In addition to cognitive development, says Arneberg, it is “the simple joys of a contented beginner discovering a new skill/social niche, to the profound experience of a young adult whose life was forever changed here.” Arneberg stresses that character development always trumps medals, awards, and other temporal forms
from juggler to student leader
After taking about four years of learning to juggle and juggle well, some kids begin to focus beyond self-improvement, to involvement in the improvement of others and in the company.
“I was at a point where I could sit down and watch someone else’s pattern and show them how to fix it, and I was able to start putting together big group routines for the beginning Rec level clubs,” says Hanna. “During this time I developed a leadership role and became more than just one of the teenagers in Ultimate Club. I was helping make decisions for the company with the group of student leaders called officers; I spent time talking to parents about their child’s improvement.” Hanna isn’t the only student juggler who made the leap from participant to leader. If you look at the coach roster online at jugheads.com, you will see that three of the current coaches are JUGHEADS graduates, and now attending college in preparation for careers in neuroscience, philosophy, and physical therapy.
JUGHEADS parent Katherine Carney said of her son, “I know Sean loves assisting on Wednesdays. He said he gets as big a kick out of helping the younger kids obtain a standard as he does when he obtains a new standard himself. This is a side of him we don’t see at home and I love watching it develop.”
Says Hanna, “The best part about being a student leader for four and a half years was watching those young kids I taught beginning juggling to, become excellent jugglers. I entered JUGHEADS as a 10-year old just wishing I could learn a basic three-ball pattern, and I left with more skills for life than I could have ever imagined.”
The culmination of the JUGHEADS experience is the spring Juggle Jam, now in its 13th year. Similar to a variety show, only with juggling as the thread running through each routine, it has exhibited some kooky and wildly entertaining routines (such an epic Lord of the Rings tribute — imagine small children on stage in homemade medieval battlewear, juggling clubs at each other) to tributes to boy bands incorporating dance with juggling to eye-popping solo routines exhibiting amazing athletic prowess.
First-time Juggle Jam attendee, Jason Jones, said the show he attended in 2010 was, “Hands down the most amazing juggling show on Earth, and quite possibly the best show I have ever seen, period. It is a ‘Macy’s Parade’-type quality production. The show belongs on Broadway. I never thought any of this was possible with juggling. I think the show integrates enough theater for it to be considered stand-alone theater, but this was like theater on steroids! The on-stage visuals were mind blowing at times, but especially so during the opening and finale. All 140 performers share the stage in a mesmerizing kaleidoscope of costumes, props, and juggling.“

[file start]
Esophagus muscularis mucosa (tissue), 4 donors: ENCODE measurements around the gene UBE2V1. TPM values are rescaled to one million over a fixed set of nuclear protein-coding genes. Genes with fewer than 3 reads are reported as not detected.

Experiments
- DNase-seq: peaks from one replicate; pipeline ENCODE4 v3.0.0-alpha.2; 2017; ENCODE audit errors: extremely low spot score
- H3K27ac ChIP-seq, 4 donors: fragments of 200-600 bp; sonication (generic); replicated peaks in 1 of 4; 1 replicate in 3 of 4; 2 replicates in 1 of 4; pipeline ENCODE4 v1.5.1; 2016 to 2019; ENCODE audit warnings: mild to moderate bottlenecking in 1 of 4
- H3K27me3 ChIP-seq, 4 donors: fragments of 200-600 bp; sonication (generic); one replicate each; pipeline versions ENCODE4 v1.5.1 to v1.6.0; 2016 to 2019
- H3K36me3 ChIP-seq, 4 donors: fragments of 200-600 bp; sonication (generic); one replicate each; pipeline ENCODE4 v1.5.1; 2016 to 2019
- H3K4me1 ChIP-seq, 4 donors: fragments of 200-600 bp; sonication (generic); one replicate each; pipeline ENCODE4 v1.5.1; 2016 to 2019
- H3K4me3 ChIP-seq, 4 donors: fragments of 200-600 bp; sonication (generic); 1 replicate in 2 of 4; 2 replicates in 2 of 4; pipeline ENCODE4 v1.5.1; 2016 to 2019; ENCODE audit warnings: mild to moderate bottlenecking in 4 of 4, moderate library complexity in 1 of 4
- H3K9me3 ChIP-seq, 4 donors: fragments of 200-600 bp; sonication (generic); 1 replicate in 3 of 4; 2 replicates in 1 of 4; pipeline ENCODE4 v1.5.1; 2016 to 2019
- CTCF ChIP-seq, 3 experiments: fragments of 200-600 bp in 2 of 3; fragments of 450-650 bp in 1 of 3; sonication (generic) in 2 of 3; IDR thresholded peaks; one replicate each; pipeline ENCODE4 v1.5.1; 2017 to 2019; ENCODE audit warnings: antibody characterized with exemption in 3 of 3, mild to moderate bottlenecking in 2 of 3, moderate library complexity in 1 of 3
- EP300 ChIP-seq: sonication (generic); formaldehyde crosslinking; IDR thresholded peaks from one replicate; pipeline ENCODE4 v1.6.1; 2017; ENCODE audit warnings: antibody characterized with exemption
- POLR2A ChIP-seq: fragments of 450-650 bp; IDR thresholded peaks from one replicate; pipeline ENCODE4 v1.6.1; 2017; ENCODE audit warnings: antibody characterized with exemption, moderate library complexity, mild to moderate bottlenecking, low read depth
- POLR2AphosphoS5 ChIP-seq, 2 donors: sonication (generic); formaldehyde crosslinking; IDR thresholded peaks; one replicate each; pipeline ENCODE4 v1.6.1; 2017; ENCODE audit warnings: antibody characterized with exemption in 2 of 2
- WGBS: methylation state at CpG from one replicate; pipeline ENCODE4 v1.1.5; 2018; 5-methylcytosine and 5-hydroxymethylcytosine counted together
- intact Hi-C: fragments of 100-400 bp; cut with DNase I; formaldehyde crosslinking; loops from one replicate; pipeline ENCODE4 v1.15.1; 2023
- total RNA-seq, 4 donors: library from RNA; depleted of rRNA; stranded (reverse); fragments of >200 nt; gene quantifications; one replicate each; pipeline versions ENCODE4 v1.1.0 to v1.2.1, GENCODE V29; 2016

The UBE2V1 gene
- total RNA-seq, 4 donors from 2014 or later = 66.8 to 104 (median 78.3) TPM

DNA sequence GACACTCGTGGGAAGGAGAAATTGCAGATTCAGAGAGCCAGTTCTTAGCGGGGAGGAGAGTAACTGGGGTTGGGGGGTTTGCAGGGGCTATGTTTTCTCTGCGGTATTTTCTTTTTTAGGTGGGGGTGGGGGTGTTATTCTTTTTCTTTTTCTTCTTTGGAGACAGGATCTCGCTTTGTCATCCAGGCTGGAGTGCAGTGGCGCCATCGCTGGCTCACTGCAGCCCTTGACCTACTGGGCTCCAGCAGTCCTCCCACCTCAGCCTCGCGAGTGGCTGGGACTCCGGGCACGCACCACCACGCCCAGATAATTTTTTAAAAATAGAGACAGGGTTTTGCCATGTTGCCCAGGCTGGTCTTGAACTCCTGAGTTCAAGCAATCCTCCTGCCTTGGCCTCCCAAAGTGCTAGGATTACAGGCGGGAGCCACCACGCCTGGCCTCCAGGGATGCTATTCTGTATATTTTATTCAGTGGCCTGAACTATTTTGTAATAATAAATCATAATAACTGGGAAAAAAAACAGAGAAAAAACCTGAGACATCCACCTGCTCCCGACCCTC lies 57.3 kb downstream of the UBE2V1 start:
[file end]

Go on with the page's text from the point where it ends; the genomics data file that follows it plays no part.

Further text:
Arneberg stresses that JUGHEADS is more than a juggling club. “It’s a haven for kids to feel accepted, challenged, and socially engage in a positive atmosphere where virtues and good character are taught alongside (and of at least equal importance to) juggling skills.” Hanna concurs, saying, “The motto of JUGHEADS goes like this: ‘Developing youth through Juggling since 1994.’ And I’m getting emotional saying this, because JUGHEADS did just that, and more.
I performed in my last official Juggle Jam in 2009, and you bet I cried as I tossed my final clubs. But I’m more proud of the lessons, morals, and skills my time in JUGHEADS gave me. How many people can say that?”
Kathleen Stoehr is editor of Minnesota Parent and the proud parent of a gold medal-winning international juggling champion.
watch, and learn
Juggle Jam 13 will be held on Friday, May 13, at 7 p.m. and Saturday, May 14 at 4:30 p.m. at Hopkins High School Auditorium.
Look for more ticket information and details on the JUGHEADS website, jugheads.com in mid-March.
Summer Sessions: Entering its 18th summer of juggling camps, the club offers instruction and mentorship to beginners through experts entering grades 3 to 12. The summer will kick off with on Monday, June 13, and is followed by five weeks of day camps. The morning sessions (9 a.m. to noon) are focused on beginning/intermediate jugglers, while the afternoons (1 p.m. to 4 p.m.) are focused on advanced/expert jugglers (e.g., self-directed and working on club standards, routines, numbers juggling, club passing, etc.). Use of equipment and snacks/beverages are included in the tuition. For more information, visit jugheads.com and click on “clubs” and then scroll down to “summer juggling camps.”